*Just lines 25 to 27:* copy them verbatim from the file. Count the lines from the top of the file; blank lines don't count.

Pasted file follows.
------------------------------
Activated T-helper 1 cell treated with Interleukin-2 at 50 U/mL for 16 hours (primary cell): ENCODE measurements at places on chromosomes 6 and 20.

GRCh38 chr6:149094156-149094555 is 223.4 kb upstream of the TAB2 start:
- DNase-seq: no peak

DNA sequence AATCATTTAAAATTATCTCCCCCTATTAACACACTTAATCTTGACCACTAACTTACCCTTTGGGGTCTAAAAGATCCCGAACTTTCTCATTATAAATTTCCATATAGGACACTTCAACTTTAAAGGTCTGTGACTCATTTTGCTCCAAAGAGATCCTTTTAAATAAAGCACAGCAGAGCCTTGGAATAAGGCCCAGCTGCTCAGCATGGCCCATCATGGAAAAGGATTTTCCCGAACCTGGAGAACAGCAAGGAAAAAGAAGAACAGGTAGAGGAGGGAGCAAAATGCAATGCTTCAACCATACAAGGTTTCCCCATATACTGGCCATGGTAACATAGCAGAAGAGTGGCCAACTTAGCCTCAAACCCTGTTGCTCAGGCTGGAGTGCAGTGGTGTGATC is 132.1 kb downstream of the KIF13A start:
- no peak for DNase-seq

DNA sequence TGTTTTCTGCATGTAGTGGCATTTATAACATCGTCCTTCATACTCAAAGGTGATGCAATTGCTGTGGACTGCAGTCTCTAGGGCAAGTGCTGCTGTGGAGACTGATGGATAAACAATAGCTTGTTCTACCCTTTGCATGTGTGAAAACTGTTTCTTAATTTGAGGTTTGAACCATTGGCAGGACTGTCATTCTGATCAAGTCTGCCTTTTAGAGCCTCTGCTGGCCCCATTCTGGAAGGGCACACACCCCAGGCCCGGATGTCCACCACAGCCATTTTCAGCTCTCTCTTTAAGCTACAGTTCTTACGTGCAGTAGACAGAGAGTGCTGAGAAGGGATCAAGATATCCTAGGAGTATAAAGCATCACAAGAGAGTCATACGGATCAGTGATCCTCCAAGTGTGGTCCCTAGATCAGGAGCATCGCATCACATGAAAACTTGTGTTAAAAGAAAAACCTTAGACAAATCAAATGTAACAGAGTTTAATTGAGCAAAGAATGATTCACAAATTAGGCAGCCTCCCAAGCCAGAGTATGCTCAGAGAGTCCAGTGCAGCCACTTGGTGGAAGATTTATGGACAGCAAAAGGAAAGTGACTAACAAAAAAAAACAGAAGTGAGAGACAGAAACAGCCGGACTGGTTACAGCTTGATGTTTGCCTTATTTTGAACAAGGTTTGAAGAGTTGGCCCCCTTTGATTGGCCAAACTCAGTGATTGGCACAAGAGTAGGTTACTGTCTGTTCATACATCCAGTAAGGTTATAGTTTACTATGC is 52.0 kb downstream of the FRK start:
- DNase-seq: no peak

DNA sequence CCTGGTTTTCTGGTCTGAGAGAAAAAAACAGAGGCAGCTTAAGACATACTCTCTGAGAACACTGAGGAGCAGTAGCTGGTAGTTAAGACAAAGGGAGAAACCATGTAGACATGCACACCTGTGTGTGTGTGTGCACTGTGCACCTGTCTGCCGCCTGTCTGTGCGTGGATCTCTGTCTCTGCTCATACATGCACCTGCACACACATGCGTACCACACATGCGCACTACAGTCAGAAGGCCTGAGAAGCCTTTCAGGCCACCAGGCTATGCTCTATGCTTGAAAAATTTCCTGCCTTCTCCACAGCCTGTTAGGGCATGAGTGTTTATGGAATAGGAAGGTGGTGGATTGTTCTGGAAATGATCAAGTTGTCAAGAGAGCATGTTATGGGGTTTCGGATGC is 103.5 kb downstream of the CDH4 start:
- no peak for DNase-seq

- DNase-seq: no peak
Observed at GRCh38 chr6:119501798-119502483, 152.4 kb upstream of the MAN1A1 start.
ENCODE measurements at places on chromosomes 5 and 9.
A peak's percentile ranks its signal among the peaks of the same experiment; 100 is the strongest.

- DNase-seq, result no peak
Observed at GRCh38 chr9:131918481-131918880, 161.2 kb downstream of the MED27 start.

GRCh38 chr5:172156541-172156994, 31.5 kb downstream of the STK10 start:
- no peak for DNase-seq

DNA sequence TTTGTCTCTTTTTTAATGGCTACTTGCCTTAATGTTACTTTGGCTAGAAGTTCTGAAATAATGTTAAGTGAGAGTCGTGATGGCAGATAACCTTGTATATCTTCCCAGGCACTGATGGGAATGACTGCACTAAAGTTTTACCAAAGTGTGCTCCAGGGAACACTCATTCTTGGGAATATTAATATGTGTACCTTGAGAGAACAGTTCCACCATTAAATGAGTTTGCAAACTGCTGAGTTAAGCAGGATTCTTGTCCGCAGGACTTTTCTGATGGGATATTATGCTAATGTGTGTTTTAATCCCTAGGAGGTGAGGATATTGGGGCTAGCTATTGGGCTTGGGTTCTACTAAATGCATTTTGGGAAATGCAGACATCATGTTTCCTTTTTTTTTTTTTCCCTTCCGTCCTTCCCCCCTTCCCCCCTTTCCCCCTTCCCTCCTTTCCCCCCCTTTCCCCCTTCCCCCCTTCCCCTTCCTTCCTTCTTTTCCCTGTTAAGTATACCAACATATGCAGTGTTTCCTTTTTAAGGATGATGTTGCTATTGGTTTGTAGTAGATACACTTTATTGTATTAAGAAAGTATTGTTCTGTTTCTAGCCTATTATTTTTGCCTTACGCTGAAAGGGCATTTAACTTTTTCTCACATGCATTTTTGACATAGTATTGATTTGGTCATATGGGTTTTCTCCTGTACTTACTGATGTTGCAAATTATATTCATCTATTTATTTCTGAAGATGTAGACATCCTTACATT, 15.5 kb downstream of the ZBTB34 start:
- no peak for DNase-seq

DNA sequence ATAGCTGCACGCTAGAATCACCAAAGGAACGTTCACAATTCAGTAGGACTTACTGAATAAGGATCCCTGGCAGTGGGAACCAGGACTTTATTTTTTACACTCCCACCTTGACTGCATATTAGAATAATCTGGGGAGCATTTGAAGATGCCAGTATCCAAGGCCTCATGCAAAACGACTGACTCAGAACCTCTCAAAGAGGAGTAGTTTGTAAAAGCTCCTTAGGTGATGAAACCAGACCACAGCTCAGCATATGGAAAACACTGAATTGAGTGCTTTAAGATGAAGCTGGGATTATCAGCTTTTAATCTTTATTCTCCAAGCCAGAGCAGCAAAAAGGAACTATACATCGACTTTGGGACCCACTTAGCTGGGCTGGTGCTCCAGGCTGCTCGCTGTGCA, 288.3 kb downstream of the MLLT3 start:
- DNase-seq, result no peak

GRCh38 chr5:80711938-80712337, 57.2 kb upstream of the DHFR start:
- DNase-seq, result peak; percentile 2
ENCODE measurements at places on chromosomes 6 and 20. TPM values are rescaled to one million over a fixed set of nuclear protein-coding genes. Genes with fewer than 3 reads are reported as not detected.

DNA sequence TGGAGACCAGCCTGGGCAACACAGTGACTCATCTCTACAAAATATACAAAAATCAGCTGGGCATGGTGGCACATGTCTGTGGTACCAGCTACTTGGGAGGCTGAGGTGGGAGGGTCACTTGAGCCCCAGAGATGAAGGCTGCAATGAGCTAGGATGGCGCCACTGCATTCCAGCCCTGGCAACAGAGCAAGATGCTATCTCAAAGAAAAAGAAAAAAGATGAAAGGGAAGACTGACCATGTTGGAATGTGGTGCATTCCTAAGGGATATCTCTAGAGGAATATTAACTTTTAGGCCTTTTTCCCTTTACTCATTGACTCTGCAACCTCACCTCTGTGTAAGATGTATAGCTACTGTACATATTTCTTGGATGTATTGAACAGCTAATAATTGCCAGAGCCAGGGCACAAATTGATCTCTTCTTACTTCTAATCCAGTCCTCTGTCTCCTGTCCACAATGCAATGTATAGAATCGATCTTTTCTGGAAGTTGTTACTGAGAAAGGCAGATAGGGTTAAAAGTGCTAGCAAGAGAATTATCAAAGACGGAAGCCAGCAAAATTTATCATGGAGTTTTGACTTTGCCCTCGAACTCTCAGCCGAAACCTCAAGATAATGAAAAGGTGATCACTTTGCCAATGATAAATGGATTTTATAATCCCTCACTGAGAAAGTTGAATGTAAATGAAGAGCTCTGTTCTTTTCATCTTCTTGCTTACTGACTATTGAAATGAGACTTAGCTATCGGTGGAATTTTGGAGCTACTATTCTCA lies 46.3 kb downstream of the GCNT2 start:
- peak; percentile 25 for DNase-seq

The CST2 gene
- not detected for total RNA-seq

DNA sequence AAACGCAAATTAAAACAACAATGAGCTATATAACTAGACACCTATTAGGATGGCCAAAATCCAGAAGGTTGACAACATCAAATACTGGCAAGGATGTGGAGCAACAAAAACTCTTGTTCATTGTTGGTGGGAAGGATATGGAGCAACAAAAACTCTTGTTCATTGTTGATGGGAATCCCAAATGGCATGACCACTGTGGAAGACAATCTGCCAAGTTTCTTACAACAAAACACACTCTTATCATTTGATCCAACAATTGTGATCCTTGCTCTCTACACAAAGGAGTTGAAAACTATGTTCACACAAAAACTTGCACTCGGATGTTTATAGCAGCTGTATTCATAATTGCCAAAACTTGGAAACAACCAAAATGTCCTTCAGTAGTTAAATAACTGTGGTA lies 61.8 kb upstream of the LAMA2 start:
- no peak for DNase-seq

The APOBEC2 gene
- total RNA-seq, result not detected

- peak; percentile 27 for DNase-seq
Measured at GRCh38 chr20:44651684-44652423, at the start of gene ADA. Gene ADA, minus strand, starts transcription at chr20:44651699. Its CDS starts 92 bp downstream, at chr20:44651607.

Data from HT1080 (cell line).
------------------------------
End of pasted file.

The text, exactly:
DNA sequence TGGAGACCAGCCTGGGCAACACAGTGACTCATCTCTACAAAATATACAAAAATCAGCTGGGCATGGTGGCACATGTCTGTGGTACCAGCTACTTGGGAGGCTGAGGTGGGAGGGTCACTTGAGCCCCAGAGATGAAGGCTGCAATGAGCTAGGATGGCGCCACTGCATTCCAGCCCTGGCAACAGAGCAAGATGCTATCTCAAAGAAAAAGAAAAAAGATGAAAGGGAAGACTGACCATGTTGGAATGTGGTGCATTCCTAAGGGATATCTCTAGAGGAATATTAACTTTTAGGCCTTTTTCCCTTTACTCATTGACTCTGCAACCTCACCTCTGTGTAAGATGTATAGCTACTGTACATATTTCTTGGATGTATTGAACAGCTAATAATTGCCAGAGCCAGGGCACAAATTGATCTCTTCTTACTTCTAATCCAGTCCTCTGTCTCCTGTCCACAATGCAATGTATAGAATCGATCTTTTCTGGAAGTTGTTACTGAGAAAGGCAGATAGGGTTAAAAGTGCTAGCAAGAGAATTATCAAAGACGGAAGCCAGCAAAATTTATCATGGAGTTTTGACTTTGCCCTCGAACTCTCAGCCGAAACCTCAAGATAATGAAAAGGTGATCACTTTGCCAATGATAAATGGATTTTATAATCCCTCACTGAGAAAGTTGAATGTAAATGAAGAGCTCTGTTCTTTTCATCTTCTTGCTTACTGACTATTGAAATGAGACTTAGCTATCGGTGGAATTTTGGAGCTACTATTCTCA lies 46.3 kb downstream of the GCNT2 start:
- peak; percentile 25 for DNase-seq

The CST2 gene